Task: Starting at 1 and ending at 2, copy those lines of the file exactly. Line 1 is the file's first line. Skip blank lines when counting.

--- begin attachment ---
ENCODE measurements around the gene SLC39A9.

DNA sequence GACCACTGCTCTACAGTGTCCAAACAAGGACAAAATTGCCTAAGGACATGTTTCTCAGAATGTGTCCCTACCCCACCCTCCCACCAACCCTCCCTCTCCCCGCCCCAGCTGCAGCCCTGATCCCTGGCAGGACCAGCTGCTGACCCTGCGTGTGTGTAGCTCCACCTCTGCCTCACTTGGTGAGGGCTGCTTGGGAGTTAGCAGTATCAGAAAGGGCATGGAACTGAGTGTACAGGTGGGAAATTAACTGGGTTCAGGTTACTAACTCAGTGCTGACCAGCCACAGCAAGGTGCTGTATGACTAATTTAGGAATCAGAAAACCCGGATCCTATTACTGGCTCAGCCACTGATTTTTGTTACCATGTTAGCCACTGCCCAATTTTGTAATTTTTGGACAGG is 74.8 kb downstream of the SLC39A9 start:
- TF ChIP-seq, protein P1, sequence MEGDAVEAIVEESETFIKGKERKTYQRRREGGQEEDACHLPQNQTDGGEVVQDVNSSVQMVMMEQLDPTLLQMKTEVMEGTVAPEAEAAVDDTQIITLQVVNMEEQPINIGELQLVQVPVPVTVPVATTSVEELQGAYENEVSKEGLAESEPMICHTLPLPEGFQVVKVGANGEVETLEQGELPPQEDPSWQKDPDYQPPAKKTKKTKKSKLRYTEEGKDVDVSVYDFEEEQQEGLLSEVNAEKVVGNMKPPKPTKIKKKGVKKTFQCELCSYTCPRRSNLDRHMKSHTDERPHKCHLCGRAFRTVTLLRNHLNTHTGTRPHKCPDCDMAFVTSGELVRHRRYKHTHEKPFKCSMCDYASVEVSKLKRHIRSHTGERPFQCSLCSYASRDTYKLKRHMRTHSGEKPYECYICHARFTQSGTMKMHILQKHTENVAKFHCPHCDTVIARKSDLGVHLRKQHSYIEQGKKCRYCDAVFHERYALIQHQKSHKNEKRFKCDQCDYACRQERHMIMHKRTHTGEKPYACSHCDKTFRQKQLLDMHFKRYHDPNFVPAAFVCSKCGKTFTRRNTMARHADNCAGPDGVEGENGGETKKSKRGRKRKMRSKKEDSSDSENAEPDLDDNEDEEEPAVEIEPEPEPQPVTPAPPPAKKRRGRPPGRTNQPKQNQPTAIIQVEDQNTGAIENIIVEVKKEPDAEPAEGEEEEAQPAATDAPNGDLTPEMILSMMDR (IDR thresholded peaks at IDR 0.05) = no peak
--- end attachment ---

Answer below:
ENCODE measurements around the gene SLC39A9.

DNA sequence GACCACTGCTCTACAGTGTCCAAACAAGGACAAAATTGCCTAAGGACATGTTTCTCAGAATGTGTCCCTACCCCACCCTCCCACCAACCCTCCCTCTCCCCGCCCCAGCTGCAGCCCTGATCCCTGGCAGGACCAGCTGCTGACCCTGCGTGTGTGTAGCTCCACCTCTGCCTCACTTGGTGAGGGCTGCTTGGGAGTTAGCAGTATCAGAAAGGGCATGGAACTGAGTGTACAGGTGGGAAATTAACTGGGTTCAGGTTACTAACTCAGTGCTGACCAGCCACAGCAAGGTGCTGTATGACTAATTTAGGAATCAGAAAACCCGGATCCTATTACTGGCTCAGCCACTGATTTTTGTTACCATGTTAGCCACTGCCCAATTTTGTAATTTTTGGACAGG is 74.8 kb downstream of the SLC39A9 start: